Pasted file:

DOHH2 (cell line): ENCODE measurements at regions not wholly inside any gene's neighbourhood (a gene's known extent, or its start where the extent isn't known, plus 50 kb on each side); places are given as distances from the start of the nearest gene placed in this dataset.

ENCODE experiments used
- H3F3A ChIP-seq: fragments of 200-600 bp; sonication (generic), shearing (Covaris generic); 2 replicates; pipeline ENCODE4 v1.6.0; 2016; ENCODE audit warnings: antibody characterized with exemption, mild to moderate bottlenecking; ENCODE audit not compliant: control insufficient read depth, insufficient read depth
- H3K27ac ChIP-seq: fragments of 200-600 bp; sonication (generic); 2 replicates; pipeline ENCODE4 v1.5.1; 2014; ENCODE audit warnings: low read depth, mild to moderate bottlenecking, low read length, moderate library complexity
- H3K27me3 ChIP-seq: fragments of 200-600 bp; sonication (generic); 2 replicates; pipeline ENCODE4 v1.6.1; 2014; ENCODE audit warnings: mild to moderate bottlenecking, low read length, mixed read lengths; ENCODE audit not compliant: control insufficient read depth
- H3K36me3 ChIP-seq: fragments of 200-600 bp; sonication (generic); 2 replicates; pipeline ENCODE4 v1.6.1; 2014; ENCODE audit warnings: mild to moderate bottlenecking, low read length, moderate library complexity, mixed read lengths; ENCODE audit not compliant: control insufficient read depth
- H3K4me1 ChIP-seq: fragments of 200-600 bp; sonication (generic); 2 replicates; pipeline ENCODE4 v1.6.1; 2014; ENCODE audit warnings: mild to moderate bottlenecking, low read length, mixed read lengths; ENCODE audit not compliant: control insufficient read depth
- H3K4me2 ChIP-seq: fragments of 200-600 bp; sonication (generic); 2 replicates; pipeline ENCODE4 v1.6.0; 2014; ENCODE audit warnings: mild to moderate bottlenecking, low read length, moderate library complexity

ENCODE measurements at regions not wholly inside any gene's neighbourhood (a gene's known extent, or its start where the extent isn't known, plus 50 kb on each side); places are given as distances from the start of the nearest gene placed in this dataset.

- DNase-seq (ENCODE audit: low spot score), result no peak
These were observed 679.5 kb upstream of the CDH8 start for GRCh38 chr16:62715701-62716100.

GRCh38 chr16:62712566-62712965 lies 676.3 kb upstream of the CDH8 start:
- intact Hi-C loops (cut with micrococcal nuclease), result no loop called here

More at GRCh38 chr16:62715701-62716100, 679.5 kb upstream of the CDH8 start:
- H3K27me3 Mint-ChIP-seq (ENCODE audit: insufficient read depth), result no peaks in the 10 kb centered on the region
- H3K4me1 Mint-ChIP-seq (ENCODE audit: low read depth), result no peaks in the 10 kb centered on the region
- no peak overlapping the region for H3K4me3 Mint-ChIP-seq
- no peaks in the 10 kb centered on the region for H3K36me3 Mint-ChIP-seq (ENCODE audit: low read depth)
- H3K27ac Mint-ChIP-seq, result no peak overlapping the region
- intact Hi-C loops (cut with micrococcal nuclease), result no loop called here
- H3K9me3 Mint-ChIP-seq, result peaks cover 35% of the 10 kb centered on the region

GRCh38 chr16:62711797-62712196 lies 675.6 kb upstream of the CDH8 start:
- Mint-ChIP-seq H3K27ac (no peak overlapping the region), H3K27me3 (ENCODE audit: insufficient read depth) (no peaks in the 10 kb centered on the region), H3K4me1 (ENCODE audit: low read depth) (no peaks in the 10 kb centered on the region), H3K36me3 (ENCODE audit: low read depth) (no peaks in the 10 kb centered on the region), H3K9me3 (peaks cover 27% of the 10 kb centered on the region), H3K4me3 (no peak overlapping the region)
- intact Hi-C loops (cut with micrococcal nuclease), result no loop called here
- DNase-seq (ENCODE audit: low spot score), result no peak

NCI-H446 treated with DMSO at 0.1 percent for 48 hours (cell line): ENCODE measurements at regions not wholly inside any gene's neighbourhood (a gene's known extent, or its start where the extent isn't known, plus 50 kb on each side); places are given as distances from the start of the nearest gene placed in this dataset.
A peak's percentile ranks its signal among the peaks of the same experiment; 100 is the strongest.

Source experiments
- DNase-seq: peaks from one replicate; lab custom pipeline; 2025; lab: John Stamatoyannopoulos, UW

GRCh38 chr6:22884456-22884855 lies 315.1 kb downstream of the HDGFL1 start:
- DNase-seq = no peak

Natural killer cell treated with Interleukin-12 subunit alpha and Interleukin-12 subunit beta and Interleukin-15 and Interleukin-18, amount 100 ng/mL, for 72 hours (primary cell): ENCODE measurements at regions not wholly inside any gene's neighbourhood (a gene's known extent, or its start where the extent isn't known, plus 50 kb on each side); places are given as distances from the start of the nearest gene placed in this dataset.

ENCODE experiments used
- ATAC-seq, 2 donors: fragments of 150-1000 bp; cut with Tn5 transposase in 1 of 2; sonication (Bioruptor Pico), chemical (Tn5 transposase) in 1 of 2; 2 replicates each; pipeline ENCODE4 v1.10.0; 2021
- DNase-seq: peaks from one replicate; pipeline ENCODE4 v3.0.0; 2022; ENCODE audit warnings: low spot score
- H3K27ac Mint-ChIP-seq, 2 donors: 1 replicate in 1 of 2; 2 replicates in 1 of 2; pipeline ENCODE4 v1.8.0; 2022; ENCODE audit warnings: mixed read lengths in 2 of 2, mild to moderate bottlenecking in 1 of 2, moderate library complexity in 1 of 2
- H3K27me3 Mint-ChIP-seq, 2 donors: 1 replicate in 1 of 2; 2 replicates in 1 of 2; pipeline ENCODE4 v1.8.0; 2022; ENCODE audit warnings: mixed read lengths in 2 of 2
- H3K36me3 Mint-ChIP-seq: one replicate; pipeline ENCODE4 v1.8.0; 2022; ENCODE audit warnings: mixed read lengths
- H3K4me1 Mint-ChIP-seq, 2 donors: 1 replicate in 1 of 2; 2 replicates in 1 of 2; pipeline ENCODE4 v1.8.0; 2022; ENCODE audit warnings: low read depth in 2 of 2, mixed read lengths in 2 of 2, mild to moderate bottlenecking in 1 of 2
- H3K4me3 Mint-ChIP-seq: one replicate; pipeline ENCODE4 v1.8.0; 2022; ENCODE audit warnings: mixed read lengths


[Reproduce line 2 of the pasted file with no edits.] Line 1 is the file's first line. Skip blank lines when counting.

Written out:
ENCODE experiments used